Archive for the ‘Cool Technology’ Category
Tags: archeology, geomagnetic surveys, megalith rings, radar
Tags: Anathem, Neal Stephenson, science fiction, technology
I find it interesting that in Snow Crash the (near) future has gotten completely out of hand, while in Anathem a world is depicted that develops more or less cyclically for thousands of years: after the high point of technology (roughly, today’s age) things stay more or less the same, society and prosperity going down and up cyclically without much news being added. Stephenson’s explanation for this is that most people prefer to deal with technology they can understand and tinker with, like internal combustion engines, rather than the more advanced space-age stuff that most Sci-Fi authors (including Stephenson, see Snow Crash) love to make up. Although nobody seems to object to the ubiquity of cell phones connected to the Internet — they are apparently too useful (for society, or for the plot) to ban.
Tags: artificial intelligence, artificially intelligent lawyer, expert software
Ross, “the world’s first artificially intelligent attorney” built on IBM’s cognitive computer Watson, was designed to read and understand language, postulate hypotheses when asked questions, research, and then generate responses (along with references and citations) to back up its conclusions. Ross also learns from experience, gaining speed and knowledge the more you interact with it.
Tags: breaches, computer systems, email scandal, government servers, hackers, Hillary Clinton, Internet security, security
The underlying presumption of the Clinton email scandal is that the Secretary of State, who had a secure government server guarded by the full resources of the federal government, nonetheless chose to use a unsecured private email server in her home. In doing so, she breached security and put the nation at risk.
That presumption is wrong. The truth is that a government server is not necessarily more secure—and possibly less so—than a private email server, especially one that’s located in a home guarded by the Secret Service. In fact, government servers are breached on a fairly regular basis. To understand why, it’s helpful to know how hackers actually invade computer systems.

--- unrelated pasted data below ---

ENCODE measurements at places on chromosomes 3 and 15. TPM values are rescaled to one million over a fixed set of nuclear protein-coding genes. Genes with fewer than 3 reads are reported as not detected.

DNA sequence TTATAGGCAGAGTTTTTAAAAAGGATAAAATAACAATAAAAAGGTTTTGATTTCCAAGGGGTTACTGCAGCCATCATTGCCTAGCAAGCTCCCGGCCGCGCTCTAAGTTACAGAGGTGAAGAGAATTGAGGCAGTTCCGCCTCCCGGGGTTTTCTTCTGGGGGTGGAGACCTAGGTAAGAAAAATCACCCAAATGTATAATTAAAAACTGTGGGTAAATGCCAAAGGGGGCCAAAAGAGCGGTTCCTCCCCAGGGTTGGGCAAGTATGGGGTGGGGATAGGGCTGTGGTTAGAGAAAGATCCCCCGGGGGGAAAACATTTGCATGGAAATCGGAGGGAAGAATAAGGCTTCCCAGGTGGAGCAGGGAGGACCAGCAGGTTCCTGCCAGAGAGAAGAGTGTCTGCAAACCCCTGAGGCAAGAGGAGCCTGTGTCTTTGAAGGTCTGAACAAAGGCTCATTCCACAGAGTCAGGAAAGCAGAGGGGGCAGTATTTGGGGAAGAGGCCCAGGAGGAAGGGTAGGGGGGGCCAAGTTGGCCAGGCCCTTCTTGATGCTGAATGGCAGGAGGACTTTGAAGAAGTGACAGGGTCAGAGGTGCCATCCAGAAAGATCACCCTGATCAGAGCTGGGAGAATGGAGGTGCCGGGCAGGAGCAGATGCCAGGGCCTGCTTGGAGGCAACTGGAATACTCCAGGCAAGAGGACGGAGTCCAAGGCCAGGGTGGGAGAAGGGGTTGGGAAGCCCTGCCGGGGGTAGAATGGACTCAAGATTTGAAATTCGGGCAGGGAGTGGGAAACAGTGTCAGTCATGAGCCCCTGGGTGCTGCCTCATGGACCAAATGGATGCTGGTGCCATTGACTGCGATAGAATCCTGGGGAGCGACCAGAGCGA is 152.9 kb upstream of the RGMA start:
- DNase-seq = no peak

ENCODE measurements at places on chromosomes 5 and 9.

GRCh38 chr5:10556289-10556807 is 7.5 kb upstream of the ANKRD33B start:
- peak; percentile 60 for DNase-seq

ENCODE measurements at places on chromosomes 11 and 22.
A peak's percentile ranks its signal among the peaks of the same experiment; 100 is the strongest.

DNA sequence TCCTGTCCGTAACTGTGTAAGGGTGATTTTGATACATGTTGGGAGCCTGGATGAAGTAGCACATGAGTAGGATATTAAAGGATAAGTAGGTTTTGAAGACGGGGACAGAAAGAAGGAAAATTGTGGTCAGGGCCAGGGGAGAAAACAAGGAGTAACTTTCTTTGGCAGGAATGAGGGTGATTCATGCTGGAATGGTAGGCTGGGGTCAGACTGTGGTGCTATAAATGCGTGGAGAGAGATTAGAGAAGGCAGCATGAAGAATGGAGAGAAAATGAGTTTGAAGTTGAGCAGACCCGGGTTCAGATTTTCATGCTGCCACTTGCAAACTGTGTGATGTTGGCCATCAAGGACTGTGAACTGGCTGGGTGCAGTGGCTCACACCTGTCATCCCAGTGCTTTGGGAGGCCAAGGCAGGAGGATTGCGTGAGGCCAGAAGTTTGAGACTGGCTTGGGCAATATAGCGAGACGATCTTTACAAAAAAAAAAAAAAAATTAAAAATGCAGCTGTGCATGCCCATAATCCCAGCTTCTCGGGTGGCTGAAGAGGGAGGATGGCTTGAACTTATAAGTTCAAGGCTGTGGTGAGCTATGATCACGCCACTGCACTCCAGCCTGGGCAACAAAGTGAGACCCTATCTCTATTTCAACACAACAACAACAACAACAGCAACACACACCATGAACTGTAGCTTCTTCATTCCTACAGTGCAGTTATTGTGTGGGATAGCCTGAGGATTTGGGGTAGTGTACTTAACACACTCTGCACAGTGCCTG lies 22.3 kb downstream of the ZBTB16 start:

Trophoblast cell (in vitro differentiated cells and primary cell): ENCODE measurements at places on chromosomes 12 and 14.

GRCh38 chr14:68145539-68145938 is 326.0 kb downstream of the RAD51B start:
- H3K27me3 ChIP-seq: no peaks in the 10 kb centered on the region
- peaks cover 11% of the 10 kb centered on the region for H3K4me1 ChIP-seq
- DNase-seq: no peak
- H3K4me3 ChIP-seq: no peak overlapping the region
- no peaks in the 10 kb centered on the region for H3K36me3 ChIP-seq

Tags: Bayesian, statistics
“Introductory Bayesian texts usually assume a level of training in mathematical statistics that most researchers simply don’t have time (or otherwise don’t need) to learn. There are actually a lot of accessible Bayesian resources out there that don’t require much math stat background at all, but it just so happens that they are not consolidated anywhere so people don’t necessarily know about them.” (Excerpt)
Tags: assumptions, bits, complexity, information theory, Shannon
Tags: gamification, Jim Lunsford, military, training, training games
Jim Lunsford makes games other people don’t. He designs training games for the U.S. military. That’s unusual enough. But he also makes games on subjects that don’t seem very game-like.
Putting Elon Musk and Steve Jobs on a Pedestal Misrepresents How Innovation Happens | MIT Technology ReviewPosted: August 4, 2015 in communication, computer technologies, Cool Technology, education innovation, innovation, Leadership, Storytelling
Tags: Elon Musk, leadership, narratives, Steve Jobs, technology innovation, The Great Man myth
“Rather than placing tech leaders on a pedestal, we should put their successes in context, acknowledging the role of government not only as a supporter of basic science but as a partner for new ventures. Otherwise, it is all too easy to denigrate public-sector investment, eroding support for government agencies and training programs and ultimately putting future innovation at risk. As Mazzucato puts it, “It’s precisely because we admire Musk and think his contributions are important that we need to get real about where his success actually comes from.” (excerpt)
Tags: cost, economy, GDP, growth, measurement, metrics, politics, The Clothesline Paradox, United States
” it is absurd to boil our national well being down to a single metric, especially one conceived of in the 1930’s for a much different economy. As I’ve pointed out before, numbers can lie. While there is support building for alternatives to GDP, such as happiness indices, we are still largely confusing metrics for meaning. We can do better.
“And in the past, we have. Eisenhower’s vision created the Interstate Highway System, Kennedy inspired us to go to the moon, Johnson’s Great Society programs pulled millions out of desperate poverty. More recently, we decoded the human genome and are now embarked on a similar quest to replicate the human brain, but nothing on a truly national scale.” (excerpt)